We first learned about “Just Recovery” from our movement allies in the Gulf South; they coined the term during Hurricane Harvey recovery coordinating calls convened by Bryan Parras. They saw that top-down, charitable giving often misses the people who are most in need of assistance and ignores the leadership of those who have been organizing for justice long before the storm hit.
For us, Just Recovery is about an intentional focus on equity and access, about directly supporting and prioritizing grassroots groups working at the intersection of racial, economic and environmental justice. Through a Just Recovery approach, frontline organizations are driving the process to address the most pressing concerns of under-resourced areas while strengthening their organizational capacity to win on long-term campaigns. It is about solidarity, not charity.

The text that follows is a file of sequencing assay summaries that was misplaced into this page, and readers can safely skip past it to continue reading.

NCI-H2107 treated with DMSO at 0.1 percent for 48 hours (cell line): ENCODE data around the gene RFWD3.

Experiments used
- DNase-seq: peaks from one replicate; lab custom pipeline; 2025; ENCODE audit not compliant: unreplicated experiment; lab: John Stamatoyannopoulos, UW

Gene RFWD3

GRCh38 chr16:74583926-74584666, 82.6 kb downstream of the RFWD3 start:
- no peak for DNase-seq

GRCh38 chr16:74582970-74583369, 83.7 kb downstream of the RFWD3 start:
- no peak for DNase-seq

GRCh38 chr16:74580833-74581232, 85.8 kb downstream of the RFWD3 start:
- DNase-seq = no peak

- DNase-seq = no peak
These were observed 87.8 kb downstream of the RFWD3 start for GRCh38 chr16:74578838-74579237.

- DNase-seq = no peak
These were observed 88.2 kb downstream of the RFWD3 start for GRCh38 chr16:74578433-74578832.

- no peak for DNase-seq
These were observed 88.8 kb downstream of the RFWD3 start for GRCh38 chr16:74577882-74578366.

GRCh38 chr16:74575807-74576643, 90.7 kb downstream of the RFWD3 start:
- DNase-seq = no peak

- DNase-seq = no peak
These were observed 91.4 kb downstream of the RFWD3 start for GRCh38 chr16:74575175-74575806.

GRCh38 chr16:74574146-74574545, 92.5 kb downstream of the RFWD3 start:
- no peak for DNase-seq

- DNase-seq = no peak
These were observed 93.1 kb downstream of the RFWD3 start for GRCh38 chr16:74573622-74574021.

A Just Recovery also demands that we hold accountable the corporate and governmental bad actors that are contributing to climate disruption and perpetuating environmental racism. We recognize that superstorms like Hurricane Florence are the result of a broken economic and political system that dismisses the reality of climate change and continues with business as usual. Such climate disasters amplify systemic harms and therefore require systemic solutions.